Back on 30th July 2016, long before the US election took place, I wrote a piece for The Duran saying that the campaign of Putin-bashing and Russia-bashing with which Hillary Clinton was fighting the election was a serious mistake, and that it risked handing the election to Donald Trump, who was talking about the issues the American people actually cared about.
The election outcome showed that in this I was right.
In that spirit I am now going to offer the Democrats some similar though equally unsolicited advice.
If Meryl Streep’s recent public denunciation of Donald Trump is part of an orchestrated campaign to discredit Trump by recruiting Hollywood and other celebrities to denounce him – as I suspect it is – then it is completely misconceived and will backfire.
Meryl Streep is a talented and successful actress with a large fan base. It is nonetheless a fundamental error to think – as celebrities all too often do – that fans will follow a celebrity’s lead on political questions. On the very rare occasions when this happens it is because fans support the celebrity because of his or her political position – the case of the great boxer Muhammed Ali being a case in point.
In all other cases fans are fully capable of distinguishing between celebrities they like and the political positions they support. To the extent that fans know about the political opinions of celebrities they care little about them, and where celebrities are foolish enough to make a big issue of them, the celebrities are more likely to lose fans than gain support for them.
In the case of Meryl Streep and Donald Trump, the working class voters in rust-belt states like Michigan, Ohio and Pennsylvania, who swung to Trump and who by doing so enabled him to win the election, will not see Meryl Streep’s public denunciation of Trump as a worthy and courageous act, as far too many neo-liberal commentators seem to think.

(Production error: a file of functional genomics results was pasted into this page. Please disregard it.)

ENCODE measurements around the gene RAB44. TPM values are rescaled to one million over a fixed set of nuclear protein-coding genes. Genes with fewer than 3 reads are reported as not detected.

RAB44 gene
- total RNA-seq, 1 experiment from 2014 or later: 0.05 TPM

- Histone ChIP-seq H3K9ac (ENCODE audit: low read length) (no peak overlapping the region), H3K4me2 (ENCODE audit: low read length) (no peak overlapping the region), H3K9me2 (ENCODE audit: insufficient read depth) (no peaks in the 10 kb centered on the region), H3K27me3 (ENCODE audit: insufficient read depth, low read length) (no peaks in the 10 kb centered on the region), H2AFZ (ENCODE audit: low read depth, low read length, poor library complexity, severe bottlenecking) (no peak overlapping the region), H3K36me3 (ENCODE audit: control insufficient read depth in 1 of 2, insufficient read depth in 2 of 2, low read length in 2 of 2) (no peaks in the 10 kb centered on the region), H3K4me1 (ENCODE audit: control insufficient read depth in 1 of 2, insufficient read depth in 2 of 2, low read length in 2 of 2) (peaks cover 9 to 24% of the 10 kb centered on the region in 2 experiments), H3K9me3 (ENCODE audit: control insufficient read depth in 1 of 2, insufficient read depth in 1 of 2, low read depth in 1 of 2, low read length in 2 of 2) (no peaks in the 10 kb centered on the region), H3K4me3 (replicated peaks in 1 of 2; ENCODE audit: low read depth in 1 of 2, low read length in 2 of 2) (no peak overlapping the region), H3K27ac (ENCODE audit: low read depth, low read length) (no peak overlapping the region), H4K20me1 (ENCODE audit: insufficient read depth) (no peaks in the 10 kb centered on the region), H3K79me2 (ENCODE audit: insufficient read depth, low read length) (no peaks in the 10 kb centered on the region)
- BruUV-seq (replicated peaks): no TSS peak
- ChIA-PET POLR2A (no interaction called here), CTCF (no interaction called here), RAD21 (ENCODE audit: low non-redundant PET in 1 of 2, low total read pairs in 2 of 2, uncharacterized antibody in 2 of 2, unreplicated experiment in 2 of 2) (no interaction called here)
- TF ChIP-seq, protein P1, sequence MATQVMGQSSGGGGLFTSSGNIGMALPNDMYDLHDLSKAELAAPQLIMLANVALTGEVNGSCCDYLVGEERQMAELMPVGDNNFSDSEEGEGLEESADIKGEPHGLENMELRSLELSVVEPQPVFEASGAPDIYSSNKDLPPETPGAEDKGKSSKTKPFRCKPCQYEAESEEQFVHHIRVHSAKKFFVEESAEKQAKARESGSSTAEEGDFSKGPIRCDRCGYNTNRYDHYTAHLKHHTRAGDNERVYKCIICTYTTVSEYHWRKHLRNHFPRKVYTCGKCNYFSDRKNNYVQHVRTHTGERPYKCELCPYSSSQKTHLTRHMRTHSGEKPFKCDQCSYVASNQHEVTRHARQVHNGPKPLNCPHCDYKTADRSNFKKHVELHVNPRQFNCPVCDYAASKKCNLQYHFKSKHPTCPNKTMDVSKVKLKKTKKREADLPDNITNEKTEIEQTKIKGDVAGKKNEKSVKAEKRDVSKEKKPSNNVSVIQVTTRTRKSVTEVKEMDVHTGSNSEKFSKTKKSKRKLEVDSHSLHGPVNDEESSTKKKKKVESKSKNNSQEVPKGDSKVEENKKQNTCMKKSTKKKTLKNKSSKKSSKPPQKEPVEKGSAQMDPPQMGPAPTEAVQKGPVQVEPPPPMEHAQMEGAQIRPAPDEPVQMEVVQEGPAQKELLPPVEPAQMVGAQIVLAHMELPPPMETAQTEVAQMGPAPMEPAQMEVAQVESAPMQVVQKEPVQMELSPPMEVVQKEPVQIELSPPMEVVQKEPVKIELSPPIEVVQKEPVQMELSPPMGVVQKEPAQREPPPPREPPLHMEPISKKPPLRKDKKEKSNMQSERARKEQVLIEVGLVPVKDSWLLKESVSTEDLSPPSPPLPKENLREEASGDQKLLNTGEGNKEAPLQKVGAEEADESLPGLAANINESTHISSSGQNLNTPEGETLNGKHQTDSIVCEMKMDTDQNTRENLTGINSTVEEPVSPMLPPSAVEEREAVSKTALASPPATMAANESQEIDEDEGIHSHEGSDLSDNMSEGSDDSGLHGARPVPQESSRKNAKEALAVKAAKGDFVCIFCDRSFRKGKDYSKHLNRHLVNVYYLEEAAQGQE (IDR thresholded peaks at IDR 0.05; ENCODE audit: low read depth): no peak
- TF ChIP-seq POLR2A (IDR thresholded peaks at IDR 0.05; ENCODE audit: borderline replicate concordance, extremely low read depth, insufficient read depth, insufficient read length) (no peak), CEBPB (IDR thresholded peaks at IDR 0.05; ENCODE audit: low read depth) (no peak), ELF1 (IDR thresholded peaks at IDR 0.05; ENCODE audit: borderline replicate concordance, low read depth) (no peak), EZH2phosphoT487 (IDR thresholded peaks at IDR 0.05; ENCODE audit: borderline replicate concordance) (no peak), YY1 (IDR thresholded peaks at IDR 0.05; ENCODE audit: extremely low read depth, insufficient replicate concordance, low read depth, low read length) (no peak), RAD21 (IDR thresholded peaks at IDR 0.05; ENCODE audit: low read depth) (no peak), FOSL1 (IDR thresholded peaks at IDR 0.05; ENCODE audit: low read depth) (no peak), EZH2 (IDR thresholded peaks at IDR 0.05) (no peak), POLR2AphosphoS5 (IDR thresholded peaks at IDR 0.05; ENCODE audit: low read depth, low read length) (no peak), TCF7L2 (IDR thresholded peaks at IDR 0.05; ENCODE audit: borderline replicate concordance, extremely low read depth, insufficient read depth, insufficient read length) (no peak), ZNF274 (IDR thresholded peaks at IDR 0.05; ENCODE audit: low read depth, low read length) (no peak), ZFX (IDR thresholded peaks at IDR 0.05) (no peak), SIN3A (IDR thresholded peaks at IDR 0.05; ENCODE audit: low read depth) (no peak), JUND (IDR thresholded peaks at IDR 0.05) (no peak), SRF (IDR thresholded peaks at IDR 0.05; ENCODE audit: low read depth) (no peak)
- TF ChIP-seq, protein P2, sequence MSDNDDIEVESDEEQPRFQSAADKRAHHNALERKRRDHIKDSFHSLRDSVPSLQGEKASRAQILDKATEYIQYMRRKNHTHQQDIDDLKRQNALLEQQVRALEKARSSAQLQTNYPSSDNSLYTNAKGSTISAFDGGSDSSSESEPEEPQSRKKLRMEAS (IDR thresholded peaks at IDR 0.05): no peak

On the contrary, at a time when working class voters in those states voted for Trump because they feel economically hard-pressed and forgotten, they will see it as an attack on them and on the candidate they supported, by a preening member of the very same elite that in the election they voted against.
Moreover both the language Meryl Streep used, and the surroundings in which she made her comments, were in political terms dreadful.
Not only did she make her comments at an award ceremony – a televised show of the elite congratulating and rewarding each other – but it is impossible to see how working class voters will not see her comments as incredibly patronising
But there was one performance this year that stunned me. It sank its hooks in my heart. Not because it was good; there was nothing good about it. But it was effective and it did its job. It made its intended audience laugh, and show their teeth. It was that moment when the person asking to sit in the most respected seat in our country imitated a disabled reporter. Someone he outranked in privilege, power and the capacity to fight back. It kind of broke my heart when I saw it, and I still can’t get it out of my head, because it wasn’t in a movie. It was real life. And this instinct to humiliate, when it’s modelled by someone in the public platform, by someone powerful, it filters down into everybody’s life, because it kinda gives permission for other people to do the same thing. Disrespect invites disrespect, violence incites violence. And when the powerful use their position to bully others we all lose. O.K., go on with it.
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What this says to working class voters is that they were taken in by a bad performance of someone is inciting them to “disrespect” and “violence”.
It should not need explaining that working class voters who voted for Trump and who are far more likely to be familiar with “disrespect” and “violence” than Meryl Streep, will not take kindly to being told by someone like her that they were taken in by a bad performance.
Democrat and liberal commentators continue to be puzzled by Donald Trump’s win. In truth there is nothing at all surprising about it. If they continue to make these basic political mistakes, they will go on losing to him.
Their response to their election defeat shows however that they have so far learnt nothing. Instead of ceasing the Putin-bashing and the Russia-bashing they have doubled down on it, even though it has failed to dent Trump’s support but has instead caused Putin’s support to rise. Though Hillary Clinton’s mobilisation of celebrities during the election failed to her win her victory, they still wheel them out, as the Meryl Streep episode has just shown. Now George Clooney is joining in.
If the Democrats want to win again they desperately need to rethink their strategy and start reconnecting with what were once their core voters. The way to do that is to stop abusing and patronising them, and to start listening to them and focusing on the economic issues which principally concern them.
In the meantime, in dealing with people like Meryl Streep, the Democrats should heed the example of Clement Attlee, Britain successful but in person terrifying post-war Labour prime minister. He once told a Labour supporter who was talking too much: “a period of silence from you would be welcome”. Democrats please note.